When I got to the small hall, I sat on the stairs and looked up, trying to find Allah to ask Him why? I could not find Him. Even He had left me alone. I got up and walked towards the small room at the end of the yard, often used as the men’s guest room. My fear of what I might hear made me walk slowly but the thought of my mother being there defenseless made me walk fast while folding my bare arms tightly. The room was much lower than the yard; I walked down the three stairs through a narrow, dark corridor. As I went towards the room, my father’s voice got louder. He said to my aunt, “You don’t know this slut; she is a slut, a whore. I never wanted to get married anyway, and you all forced me to and look at this mess now.”

My father had turned on my mother many times before, when he would leave the house and we would not see him for a month or two. Usually his sisters would come and they would talk. After they talked, our lives would get back to normal. But my siblings and I never knew what was said in those meetings. Until now. I was shocked as I heard my father using those words. I did not know what to feel, but I wanted to somehow undo it, somehow make the words go back.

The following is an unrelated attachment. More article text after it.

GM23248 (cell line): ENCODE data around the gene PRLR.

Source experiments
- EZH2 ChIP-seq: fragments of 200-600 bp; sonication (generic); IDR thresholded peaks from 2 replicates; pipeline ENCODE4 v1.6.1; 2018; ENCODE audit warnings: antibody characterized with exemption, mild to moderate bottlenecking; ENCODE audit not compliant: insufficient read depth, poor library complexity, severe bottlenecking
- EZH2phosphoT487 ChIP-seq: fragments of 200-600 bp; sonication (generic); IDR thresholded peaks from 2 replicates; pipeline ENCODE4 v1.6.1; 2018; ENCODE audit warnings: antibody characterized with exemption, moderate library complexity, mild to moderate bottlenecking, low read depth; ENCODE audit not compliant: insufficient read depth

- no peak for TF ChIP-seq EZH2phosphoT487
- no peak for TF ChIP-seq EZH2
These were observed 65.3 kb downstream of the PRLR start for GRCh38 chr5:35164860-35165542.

I heard my mother’s voice crying and saying “Akbar, What I have done to you that you are making me go through all this? I have to stay in this marriage because of my children, because of my father’s honor.” She continued, “You are calling me a slut just because a corner of the stupid curtain was open and you think I did it in purpose so the men could see me.”

“Don’t you dare talk to me that way,” said my father. “I know you did it on purpose and you can go to your father’s house anytime you wish and live there.”